5 Reasons to Read the Bible When You Feel Absolutely Nothing. I kept thinking Yes! all throughout reading this.

Jesus Isn’t Threatened by Your Christmas Gifts. Loved the practicality and balance in this. “The implicit messaging is that Christmas is a kind of either/or proposition in which we can either emphasize Jesus or emphasize gifts. But one always threatens to displace the other. I disagree with this.”

Miracles at Midnight.

5 Ways We Stunt Our Spiritual Growth.

Seekest Thou Great Things For Thyself? HT to Challies.

It’s Time to Take Your Medicine. “As we read the letters of Paul we find he always frames things this way: ‘God has done this for you in Christ, therefore you should respond in the following ways.’ ‘Thus the motivation, energy, and drive for holiness are all found in the reality and power of God’s grace in Christ.'”

Words That Shimmer. “For Christians, isn’t it amazing that our gracious God chose something as powerful as words to communicate to us His glorious truth? Everything pertaining to life and godliness (2 Peter 1:3). What a gift! What a treasure! Collectors of words take heart:”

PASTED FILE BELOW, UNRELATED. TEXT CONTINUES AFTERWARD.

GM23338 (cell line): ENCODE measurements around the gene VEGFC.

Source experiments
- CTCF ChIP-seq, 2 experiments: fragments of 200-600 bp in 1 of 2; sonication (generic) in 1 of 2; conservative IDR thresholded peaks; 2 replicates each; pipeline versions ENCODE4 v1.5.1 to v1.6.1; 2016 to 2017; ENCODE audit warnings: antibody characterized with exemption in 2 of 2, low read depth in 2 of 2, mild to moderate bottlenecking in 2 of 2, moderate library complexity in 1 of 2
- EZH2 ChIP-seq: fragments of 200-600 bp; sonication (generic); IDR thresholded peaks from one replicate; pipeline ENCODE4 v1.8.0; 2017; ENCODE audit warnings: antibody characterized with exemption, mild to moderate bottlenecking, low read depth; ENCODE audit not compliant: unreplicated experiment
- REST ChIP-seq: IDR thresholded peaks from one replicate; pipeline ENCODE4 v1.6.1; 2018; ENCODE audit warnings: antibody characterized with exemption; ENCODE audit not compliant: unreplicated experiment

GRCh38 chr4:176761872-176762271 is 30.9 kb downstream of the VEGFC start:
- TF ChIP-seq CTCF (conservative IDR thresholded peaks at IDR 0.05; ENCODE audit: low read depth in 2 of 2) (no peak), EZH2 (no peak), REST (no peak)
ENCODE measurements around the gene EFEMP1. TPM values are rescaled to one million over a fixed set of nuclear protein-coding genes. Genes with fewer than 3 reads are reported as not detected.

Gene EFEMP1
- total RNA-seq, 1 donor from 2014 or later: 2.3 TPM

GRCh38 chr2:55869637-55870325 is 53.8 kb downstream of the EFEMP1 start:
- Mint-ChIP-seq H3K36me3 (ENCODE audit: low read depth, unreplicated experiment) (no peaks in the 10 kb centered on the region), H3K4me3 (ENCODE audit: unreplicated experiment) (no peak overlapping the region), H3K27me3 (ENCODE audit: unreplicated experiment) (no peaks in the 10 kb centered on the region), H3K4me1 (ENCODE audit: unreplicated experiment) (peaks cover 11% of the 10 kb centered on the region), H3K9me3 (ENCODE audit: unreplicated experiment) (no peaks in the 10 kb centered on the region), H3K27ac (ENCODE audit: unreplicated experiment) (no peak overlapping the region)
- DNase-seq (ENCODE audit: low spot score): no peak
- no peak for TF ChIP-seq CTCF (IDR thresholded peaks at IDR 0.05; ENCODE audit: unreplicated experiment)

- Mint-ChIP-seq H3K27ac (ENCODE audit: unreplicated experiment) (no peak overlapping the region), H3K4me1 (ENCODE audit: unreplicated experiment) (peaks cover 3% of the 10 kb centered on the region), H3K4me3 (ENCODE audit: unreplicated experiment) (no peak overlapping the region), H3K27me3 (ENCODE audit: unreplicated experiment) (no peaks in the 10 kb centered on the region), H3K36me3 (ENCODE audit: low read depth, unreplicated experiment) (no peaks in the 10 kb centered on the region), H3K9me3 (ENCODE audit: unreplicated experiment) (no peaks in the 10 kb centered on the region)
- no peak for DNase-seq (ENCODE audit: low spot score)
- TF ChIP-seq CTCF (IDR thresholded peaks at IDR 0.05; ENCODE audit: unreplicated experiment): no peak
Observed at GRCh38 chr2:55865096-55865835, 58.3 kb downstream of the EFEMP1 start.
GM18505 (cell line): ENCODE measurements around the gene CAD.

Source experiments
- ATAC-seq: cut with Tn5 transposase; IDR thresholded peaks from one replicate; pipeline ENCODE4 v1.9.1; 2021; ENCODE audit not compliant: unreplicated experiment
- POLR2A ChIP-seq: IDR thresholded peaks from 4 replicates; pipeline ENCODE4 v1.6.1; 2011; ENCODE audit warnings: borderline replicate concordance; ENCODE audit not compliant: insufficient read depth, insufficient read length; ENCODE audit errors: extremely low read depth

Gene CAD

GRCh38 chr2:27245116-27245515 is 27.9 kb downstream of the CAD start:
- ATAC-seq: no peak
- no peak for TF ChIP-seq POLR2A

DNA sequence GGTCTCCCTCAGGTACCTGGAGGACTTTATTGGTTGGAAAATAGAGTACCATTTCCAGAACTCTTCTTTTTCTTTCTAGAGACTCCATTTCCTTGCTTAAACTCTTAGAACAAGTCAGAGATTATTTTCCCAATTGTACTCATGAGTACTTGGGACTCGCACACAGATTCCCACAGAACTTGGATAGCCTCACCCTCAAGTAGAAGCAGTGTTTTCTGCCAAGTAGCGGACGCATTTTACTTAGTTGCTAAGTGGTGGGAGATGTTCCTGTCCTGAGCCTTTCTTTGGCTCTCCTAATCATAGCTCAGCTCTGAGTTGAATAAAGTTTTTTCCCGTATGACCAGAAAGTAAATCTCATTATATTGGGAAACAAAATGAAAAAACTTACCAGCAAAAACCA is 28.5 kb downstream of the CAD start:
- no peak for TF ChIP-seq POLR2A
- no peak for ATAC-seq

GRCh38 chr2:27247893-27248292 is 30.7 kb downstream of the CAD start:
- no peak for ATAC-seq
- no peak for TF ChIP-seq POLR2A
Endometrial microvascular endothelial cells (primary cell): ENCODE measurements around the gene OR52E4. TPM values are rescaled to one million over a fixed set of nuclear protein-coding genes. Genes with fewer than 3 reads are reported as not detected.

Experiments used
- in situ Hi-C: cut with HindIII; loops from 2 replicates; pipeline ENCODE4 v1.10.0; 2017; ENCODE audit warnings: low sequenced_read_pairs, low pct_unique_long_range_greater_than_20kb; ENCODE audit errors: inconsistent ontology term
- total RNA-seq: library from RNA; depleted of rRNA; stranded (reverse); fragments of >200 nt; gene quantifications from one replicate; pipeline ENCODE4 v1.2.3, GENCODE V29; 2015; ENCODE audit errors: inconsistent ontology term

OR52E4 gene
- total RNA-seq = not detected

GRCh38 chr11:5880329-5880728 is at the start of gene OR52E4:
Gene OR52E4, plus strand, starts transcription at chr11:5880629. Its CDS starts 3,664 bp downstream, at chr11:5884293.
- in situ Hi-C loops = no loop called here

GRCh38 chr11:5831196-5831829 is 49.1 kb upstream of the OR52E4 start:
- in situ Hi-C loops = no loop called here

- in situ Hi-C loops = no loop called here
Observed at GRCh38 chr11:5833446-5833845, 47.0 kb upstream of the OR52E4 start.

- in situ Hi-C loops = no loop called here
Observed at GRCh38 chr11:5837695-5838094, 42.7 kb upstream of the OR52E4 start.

Praying Biblical Prayers.

(Re)Remembering What We Mean. “Fairy tales employ the tool of the fantastic to jar us back to a truer vision that sees that all things are fantastic. Wonder is an appropriate response to all things because all things are wonderfully made.”

On parenting:

Should Parents Lay Down The Law Or Give Grace? “Grace is not rejecting authority. Grace is not walking away from the need of my children to have boundaries in their life—grace is about the way that I do that.”

My Changing Thoughts On Being a Mother. I wrestled with many of the same things mentioned here.

On writing:

Why Backstory Is Better Than Flashbacks.

And finally, I loved this video of a deer and rabbit playing. At least the deer is playing – it takes a while for the rabbit. Someone posted this on Facebook with the caption “Bambi and Thumper are real!”

Happy Saturday!

Laudable Linkage

This is my first chance in a couple of weeks to share noteworthy reads discovered around the web in that time. Enjoy!

A Case For Christian Magnanimity.

The Hero of the Story Is Always God.

Why Doesn’t Our Faith Move Mountains?

The Providence of God in History.

5 Christian Cliches That Need to Die.

When Does Old Age Arrive? I’m facing a milestone birthday next year, and I found this very encouraging.

Mothers in the Church.

Learning to Let Go. “Even though a parent’s spiritual influence is so important, I was never meant to fill the place that only God can in my daughter’s life. He is a better teacher, protector, and guide than I can ever be.”

Which Expired Foods Are Okay to Eat.

And a few concerning the holiday season:

Evangelism, the Holidays, and My Atheist Grandpa.